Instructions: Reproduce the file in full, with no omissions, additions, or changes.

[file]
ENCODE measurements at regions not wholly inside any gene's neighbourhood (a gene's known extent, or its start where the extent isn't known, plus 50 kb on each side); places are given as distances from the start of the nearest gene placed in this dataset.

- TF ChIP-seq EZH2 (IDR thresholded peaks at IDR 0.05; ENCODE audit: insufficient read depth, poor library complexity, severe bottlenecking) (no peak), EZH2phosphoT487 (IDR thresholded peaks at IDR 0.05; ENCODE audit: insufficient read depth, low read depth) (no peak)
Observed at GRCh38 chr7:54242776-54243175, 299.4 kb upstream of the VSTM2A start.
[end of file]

ENCODE measurements at regions not wholly inside any gene's neighbourhood (a gene's known extent, or its start where the extent isn't known, plus 50 kb on each side); places are given as distances from the start of the nearest gene placed in this dataset.

- TF ChIP-seq EZH2 (IDR thresholded peaks at IDR 0.05; ENCODE audit: insufficient read depth, poor library complexity, severe bottlenecking) (no peak), EZH2phosphoT487 (IDR thresholded peaks at IDR 0.05; ENCODE audit: insufficient read depth, low read depth) (no peak)
Observed at GRCh38 chr7:54242776-54243175, 299.4 kb upstream of the VSTM2A start.